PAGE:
Words Open Doors: Night on the Great River (Three Translations)
by Dr. Holly Ordway
Translation is impossible.
Exact translation, at any rate. Even the words that are seemingly the most straightforward, with ordinary dictionary definitions (like bread, or day) have roots of meaning and history that make each language’s word for something have a slightly different flavor.
Looking at three English translations of Meng Hao-jan’s “Night on the Great River,” I am struck by the richness of the words in the first two lines of this short poem.
The little island on the river: what is it like? And the narrator: what does he feel?
William Carlos Williams calls it a “misty islet,” Kenneth Rexroth a “hazy island,” Gary Snider a “misty island.” Is it misty, in the sense of a cool, fine mist of water hanging in the air, a veil of mist that glows in the last rays of the setting sun? Or is it a heat-haze, the air stultifying and still, making the very air feel heavy as one breathes?
And then there is the poet-narrator’s response to the scene: “my sorrows grow”; “I am overwhelmed with nostalgia”; “my loneliness comes again.”
These three very different translations open up the complexity of emotion. Sadness, like happiness, or love, or peace, or anger, or any emotion, comes in many forms and has many nuances. One of the gifts of poetry is to provide meaning for the words we use to talk about these states of the soul, of the heart.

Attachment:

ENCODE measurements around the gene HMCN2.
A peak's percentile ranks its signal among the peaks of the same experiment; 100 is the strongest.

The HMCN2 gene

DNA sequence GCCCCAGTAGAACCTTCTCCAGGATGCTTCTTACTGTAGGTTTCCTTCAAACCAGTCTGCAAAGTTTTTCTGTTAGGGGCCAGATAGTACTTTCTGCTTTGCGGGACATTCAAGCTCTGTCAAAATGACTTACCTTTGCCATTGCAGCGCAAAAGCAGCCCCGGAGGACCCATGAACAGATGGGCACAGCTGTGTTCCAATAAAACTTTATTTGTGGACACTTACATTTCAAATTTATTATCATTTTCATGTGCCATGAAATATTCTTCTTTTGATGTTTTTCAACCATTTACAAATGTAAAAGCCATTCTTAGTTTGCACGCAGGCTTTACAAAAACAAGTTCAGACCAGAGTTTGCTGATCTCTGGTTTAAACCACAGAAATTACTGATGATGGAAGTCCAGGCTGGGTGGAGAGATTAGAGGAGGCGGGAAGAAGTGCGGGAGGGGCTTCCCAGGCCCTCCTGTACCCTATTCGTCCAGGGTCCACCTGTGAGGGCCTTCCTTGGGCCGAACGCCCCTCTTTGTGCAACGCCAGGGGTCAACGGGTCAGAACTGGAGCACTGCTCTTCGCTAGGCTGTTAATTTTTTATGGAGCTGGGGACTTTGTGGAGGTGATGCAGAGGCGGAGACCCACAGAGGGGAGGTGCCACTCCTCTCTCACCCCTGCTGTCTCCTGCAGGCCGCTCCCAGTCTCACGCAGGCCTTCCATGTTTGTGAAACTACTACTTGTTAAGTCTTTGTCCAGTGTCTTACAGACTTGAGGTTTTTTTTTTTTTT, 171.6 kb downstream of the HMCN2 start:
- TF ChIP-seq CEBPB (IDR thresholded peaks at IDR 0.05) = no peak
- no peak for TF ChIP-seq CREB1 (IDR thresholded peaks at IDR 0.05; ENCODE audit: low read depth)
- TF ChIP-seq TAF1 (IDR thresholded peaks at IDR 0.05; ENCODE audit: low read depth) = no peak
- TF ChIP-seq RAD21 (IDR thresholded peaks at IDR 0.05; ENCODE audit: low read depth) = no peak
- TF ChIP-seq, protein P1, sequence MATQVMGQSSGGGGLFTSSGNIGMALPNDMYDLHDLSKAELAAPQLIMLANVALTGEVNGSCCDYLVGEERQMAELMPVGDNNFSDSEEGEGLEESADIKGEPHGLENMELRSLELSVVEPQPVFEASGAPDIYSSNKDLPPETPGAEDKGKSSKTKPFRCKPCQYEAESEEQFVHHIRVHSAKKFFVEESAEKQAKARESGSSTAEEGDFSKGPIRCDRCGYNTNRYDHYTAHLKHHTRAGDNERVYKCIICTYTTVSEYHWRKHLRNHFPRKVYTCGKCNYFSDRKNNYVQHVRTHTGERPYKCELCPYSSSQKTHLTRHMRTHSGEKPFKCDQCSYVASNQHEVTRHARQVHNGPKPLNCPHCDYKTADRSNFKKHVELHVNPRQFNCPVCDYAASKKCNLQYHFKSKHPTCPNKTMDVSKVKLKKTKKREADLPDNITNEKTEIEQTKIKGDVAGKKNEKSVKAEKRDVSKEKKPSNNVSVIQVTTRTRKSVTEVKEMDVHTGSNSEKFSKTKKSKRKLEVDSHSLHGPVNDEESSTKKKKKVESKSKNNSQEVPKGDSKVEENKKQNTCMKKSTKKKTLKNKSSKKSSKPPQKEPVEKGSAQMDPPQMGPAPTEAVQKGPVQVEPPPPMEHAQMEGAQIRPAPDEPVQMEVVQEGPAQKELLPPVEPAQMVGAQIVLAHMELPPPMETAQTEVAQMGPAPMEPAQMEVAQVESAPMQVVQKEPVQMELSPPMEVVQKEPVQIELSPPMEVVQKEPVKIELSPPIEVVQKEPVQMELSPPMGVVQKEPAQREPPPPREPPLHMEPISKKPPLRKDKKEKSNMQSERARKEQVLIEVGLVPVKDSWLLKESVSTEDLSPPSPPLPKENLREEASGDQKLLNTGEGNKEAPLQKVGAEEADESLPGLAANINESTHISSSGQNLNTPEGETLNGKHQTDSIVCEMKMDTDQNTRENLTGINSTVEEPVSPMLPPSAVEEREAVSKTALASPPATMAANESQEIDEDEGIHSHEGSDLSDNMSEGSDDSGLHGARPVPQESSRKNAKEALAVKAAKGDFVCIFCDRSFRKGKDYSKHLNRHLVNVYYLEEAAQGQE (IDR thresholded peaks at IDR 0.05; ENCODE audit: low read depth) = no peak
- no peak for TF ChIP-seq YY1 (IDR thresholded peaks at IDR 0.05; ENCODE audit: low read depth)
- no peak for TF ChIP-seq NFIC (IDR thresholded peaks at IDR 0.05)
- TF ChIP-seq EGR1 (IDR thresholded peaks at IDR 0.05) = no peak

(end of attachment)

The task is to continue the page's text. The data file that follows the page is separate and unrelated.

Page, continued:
Sorrows: one gets the sense that the poet-narrator is reflecting on all the things that trouble him, perhaps things that he can’t do anything about, but wishes that he could. Or perhaps things that he himself has failed at. Nostalgia is a different kind of sorrow: a sweet pain, a memory of a golden, happy time or place that is now past. There is a sense of loss in nostalgia, but also within the reach of that mood is the recognition that there was goodness in that remembered moment, and the goodness was real and enduring even though the moment has passed. Loneliness: a very different kind of sorrow, a sorrow of missing pieces, of feeling disconnected from the life of friends, of community.
All of this could have been in the heart of the poet-narrator, in that quiet moment on the Great River; or evoked by the poet’s words in the imagination of the translators; what each translation does is to body forth Hao-jan’s images into English words, so that we too can drift by the island and be moved by the moon coming close to the earth, and thereby to share something of Hao-jan’s vision.
Translation is impossible; this is part of the poet’s magic. Every word, every different word, opens a door.